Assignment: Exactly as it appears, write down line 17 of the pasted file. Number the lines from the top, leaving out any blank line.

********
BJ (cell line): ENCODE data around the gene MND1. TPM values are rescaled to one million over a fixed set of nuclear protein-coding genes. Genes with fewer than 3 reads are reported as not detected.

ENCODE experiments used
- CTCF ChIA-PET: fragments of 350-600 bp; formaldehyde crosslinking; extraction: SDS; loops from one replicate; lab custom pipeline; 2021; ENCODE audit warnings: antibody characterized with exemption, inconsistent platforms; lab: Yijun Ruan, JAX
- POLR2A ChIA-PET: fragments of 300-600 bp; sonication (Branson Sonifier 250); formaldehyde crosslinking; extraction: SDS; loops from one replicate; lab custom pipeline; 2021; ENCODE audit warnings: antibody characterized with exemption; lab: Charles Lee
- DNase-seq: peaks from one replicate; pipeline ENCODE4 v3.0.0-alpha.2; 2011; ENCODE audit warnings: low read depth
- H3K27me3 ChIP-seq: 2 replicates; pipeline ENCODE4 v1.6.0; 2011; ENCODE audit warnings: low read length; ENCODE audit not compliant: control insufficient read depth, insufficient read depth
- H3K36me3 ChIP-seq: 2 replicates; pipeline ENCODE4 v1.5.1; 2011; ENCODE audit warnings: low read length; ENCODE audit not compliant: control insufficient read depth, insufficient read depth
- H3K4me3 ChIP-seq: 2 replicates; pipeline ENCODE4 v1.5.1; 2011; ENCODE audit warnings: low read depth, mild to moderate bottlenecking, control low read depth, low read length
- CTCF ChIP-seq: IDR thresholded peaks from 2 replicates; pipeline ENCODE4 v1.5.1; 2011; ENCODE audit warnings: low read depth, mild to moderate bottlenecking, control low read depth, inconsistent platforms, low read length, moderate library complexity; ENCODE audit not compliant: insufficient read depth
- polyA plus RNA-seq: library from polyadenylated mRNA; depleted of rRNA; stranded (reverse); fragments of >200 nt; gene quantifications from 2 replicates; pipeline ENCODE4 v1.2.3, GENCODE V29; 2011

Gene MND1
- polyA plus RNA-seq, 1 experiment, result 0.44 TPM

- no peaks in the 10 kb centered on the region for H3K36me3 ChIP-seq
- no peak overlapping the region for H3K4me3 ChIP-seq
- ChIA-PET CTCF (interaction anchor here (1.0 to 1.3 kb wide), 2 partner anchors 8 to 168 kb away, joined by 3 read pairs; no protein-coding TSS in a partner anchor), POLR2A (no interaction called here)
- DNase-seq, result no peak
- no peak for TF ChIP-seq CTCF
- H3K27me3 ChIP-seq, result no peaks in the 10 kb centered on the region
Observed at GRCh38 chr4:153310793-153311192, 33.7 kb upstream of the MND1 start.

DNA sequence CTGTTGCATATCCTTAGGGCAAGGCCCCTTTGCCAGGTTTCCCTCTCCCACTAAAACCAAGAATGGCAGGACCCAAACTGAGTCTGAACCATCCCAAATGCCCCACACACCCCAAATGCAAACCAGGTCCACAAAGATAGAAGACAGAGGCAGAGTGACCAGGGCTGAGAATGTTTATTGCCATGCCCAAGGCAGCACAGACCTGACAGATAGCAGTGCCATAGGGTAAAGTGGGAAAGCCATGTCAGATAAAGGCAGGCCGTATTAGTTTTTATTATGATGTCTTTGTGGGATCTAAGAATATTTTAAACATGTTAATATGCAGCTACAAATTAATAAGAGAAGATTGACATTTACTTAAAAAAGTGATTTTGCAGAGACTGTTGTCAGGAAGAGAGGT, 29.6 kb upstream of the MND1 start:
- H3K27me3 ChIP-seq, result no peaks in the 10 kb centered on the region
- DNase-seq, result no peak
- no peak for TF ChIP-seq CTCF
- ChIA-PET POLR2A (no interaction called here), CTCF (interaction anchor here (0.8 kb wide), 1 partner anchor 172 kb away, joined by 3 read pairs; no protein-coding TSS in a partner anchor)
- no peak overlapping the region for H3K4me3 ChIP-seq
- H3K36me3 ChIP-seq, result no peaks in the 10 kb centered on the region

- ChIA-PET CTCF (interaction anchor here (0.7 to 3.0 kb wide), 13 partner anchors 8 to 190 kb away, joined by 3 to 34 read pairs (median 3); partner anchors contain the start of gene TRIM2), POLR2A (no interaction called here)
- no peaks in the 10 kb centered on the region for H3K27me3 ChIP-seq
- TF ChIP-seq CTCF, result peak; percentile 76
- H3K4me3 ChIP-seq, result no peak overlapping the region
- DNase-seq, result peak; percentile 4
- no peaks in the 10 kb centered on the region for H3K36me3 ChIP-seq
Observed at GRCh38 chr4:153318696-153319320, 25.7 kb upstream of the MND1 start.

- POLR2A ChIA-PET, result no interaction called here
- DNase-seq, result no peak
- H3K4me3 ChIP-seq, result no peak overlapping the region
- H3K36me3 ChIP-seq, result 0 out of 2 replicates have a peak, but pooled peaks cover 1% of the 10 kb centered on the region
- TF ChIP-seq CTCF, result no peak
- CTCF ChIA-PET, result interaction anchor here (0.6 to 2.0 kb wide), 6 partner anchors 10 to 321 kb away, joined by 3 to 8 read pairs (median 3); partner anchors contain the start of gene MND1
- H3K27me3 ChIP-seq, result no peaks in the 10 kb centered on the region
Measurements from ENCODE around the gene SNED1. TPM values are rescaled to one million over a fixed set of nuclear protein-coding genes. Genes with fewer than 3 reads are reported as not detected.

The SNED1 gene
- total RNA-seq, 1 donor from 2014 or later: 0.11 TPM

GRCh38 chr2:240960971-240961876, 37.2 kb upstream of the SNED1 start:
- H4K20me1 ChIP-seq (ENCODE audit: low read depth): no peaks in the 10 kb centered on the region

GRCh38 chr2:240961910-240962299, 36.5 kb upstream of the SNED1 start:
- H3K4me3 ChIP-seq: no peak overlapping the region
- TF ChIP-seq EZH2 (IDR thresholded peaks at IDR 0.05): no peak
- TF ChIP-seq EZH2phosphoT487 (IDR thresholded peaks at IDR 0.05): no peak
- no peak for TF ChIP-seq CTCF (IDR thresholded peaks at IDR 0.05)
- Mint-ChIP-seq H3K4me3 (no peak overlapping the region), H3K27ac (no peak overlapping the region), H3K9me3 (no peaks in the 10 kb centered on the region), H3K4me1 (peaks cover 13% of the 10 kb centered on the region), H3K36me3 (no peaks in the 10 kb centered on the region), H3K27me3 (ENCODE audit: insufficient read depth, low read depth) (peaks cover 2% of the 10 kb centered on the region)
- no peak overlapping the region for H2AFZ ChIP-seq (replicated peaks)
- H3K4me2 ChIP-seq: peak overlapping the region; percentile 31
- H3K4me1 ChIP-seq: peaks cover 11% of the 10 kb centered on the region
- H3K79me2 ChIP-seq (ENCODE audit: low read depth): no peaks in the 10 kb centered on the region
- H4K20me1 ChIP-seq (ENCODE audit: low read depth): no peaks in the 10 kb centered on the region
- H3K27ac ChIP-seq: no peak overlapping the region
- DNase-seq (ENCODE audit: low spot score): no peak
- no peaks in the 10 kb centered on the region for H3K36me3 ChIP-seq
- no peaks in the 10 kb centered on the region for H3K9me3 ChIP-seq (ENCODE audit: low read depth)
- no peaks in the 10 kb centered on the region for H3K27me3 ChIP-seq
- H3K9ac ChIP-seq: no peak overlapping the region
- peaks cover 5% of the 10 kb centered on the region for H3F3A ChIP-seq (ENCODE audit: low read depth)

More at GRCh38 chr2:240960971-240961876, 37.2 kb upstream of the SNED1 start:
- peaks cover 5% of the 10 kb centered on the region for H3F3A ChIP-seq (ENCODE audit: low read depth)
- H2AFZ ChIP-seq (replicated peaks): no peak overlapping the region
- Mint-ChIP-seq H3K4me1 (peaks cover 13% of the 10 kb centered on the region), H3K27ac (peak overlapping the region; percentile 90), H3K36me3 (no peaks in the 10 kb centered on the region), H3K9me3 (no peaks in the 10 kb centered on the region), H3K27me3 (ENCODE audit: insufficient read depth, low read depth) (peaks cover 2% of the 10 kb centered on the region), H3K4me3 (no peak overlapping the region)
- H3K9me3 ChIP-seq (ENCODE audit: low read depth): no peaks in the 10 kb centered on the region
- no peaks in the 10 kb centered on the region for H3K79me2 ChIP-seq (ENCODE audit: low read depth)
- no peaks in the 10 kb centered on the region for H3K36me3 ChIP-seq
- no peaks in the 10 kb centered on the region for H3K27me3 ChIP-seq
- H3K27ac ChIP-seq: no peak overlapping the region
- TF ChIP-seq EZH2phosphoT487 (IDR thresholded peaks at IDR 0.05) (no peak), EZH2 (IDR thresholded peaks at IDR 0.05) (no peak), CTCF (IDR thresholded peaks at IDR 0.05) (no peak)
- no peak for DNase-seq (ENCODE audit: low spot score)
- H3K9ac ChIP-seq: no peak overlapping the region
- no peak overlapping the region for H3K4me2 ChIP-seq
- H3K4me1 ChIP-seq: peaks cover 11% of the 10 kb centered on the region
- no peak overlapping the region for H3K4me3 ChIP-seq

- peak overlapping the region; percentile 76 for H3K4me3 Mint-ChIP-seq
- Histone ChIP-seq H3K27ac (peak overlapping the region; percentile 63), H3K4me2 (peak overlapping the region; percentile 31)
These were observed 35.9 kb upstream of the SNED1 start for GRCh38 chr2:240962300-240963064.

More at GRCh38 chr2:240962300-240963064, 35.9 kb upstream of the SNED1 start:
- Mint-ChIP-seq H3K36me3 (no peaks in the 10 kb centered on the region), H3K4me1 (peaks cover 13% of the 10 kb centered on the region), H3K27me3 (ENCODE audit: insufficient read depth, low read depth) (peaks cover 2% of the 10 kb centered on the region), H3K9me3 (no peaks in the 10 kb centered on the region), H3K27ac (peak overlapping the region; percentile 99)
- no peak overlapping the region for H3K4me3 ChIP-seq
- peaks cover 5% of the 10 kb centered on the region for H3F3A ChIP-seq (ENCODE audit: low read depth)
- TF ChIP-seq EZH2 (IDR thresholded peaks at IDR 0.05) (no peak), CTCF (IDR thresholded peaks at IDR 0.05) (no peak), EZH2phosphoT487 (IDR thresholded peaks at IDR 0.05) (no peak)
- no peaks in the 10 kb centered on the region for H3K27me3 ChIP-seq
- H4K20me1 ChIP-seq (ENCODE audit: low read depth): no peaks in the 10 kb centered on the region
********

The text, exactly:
- no peak for TF ChIP-seq CTCF